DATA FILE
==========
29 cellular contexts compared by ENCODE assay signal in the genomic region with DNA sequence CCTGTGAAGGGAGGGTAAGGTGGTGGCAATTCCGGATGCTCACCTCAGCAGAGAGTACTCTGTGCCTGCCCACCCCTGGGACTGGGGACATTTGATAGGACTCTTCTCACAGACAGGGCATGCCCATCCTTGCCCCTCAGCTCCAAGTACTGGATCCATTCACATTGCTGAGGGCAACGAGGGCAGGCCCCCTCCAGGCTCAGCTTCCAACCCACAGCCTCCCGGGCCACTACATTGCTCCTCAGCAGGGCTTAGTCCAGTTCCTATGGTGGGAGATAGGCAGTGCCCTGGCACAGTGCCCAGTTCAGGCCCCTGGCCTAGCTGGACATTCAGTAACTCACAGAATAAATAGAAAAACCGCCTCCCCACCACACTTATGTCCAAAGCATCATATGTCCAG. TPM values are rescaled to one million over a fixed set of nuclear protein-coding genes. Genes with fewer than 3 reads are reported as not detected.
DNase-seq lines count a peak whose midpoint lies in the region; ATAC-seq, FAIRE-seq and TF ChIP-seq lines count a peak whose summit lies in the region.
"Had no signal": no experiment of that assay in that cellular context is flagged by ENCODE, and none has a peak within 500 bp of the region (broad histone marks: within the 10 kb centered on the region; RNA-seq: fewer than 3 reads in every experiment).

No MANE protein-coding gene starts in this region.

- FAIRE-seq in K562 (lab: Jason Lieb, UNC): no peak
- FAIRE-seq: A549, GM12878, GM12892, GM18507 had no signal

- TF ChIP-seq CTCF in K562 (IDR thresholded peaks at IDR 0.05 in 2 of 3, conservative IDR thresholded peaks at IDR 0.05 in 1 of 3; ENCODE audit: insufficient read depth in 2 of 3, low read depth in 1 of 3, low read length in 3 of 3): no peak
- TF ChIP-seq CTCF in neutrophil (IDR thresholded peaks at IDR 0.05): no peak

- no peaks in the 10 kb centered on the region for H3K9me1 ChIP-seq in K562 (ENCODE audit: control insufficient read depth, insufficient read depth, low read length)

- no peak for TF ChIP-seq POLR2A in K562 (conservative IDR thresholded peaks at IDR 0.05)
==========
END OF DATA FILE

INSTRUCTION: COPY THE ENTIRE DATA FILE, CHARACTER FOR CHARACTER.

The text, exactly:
29 cellular contexts compared by ENCODE assay signal in the genomic region with DNA sequence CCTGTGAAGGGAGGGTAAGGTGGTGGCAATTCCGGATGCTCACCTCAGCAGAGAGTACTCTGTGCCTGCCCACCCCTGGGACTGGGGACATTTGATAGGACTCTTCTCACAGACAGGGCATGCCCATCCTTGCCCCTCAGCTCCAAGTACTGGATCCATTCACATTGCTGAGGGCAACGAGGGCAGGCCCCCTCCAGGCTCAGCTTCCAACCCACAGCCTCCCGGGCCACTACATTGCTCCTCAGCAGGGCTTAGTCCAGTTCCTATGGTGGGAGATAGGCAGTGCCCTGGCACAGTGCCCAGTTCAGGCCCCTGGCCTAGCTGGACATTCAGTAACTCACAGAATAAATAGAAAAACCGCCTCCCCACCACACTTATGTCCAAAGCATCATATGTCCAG. TPM values are rescaled to one million over a fixed set of nuclear protein-coding genes. Genes with fewer than 3 reads are reported as not detected.
DNase-seq lines count a peak whose midpoint lies in the region; ATAC-seq, FAIRE-seq and TF ChIP-seq lines count a peak whose summit lies in the region.
"Had no signal": no experiment of that assay in that cellular context is flagged by ENCODE, and none has a peak within 500 bp of the region (broad histone marks: within the 10 kb centered on the region; RNA-seq: fewer than 3 reads in every experiment).

No MANE protein-coding gene starts in this region.

- FAIRE-seq in K562 (lab: Jason Lieb, UNC): no peak
- FAIRE-seq: A549, GM12878, GM12892, GM18507 had no signal

- TF ChIP-seq CTCF in K562 (IDR thresholded peaks at IDR 0.05 in 2 of 3, conservative IDR thresholded peaks at IDR 0.05 in 1 of 3; ENCODE audit: insufficient read depth in 2 of 3, low read depth in 1 of 3, low read length in 3 of 3): no peak
- TF ChIP-seq CTCF in neutrophil (IDR thresholded peaks at IDR 0.05): no peak

- no peaks in the 10 kb centered on the region for H3K9me1 ChIP-seq in K562 (ENCODE audit: control insufficient read depth, insufficient read depth, low read length)

- no peak for TF ChIP-seq POLR2A in K562 (conservative IDR thresholded peaks at IDR 0.05)